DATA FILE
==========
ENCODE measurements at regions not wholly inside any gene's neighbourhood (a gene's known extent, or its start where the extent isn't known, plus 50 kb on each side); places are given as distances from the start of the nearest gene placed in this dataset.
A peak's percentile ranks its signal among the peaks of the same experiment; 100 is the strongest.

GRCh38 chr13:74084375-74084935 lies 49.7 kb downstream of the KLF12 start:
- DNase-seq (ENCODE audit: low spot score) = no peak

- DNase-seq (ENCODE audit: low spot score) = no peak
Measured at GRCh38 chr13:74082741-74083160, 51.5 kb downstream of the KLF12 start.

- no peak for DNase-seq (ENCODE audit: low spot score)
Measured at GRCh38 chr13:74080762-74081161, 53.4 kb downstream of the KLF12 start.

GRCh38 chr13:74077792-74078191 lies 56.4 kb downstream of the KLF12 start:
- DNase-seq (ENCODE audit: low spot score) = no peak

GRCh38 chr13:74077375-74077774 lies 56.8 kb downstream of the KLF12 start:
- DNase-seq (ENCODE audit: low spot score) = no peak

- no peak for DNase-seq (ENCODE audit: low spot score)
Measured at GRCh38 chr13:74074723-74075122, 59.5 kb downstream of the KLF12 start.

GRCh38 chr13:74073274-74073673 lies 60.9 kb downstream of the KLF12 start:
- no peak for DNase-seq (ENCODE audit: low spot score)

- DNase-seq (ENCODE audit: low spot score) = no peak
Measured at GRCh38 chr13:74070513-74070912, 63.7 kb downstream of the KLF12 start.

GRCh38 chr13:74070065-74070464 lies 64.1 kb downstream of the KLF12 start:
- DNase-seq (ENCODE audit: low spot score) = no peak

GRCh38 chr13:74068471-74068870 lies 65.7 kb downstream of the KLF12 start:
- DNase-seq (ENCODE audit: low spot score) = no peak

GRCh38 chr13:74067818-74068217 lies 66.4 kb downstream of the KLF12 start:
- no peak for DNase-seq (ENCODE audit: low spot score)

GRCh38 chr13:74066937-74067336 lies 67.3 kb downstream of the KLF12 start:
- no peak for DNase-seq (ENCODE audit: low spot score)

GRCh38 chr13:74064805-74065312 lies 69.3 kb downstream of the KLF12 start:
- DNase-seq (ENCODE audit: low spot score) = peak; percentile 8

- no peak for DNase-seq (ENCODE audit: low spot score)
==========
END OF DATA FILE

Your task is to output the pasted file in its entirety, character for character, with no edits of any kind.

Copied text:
ENCODE measurements at regions not wholly inside any gene's neighbourhood (a gene's known extent, or its start where the extent isn't known, plus 50 kb on each side); places are given as distances from the start of the nearest gene placed in this dataset.
A peak's percentile ranks its signal among the peaks of the same experiment; 100 is the strongest.

GRCh38 chr13:74084375-74084935 lies 49.7 kb downstream of the KLF12 start:
- DNase-seq (ENCODE audit: low spot score) = no peak

- DNase-seq (ENCODE audit: low spot score) = no peak
Measured at GRCh38 chr13:74082741-74083160, 51.5 kb downstream of the KLF12 start.

- no peak for DNase-seq (ENCODE audit: low spot score)
Measured at GRCh38 chr13:74080762-74081161, 53.4 kb downstream of the KLF12 start.

GRCh38 chr13:74077792-74078191 lies 56.4 kb downstream of the KLF12 start:
- DNase-seq (ENCODE audit: low spot score) = no peak

GRCh38 chr13:74077375-74077774 lies 56.8 kb downstream of the KLF12 start:
- DNase-seq (ENCODE audit: low spot score) = no peak

- no peak for DNase-seq (ENCODE audit: low spot score)
Measured at GRCh38 chr13:74074723-74075122, 59.5 kb downstream of the KLF12 start.

GRCh38 chr13:74073274-74073673 lies 60.9 kb downstream of the KLF12 start:
- no peak for DNase-seq (ENCODE audit: low spot score)

- DNase-seq (ENCODE audit: low spot score) = no peak
Measured at GRCh38 chr13:74070513-74070912, 63.7 kb downstream of the KLF12 start.

GRCh38 chr13:74070065-74070464 lies 64.1 kb downstream of the KLF12 start:
- DNase-seq (ENCODE audit: low spot score) = no peak

GRCh38 chr13:74068471-74068870 lies 65.7 kb downstream of the KLF12 start:
- DNase-seq (ENCODE audit: low spot score) = no peak

GRCh38 chr13:74067818-74068217 lies 66.4 kb downstream of the KLF12 start:
- no peak for DNase-seq (ENCODE audit: low spot score)

GRCh38 chr13:74066937-74067336 lies 67.3 kb downstream of the KLF12 start:
- no peak for DNase-seq (ENCODE audit: low spot score)

GRCh38 chr13:74064805-74065312 lies 69.3 kb downstream of the KLF12 start:
- DNase-seq (ENCODE audit: low spot score) = peak; percentile 8

- no peak for DNase-seq (ENCODE audit: low spot score)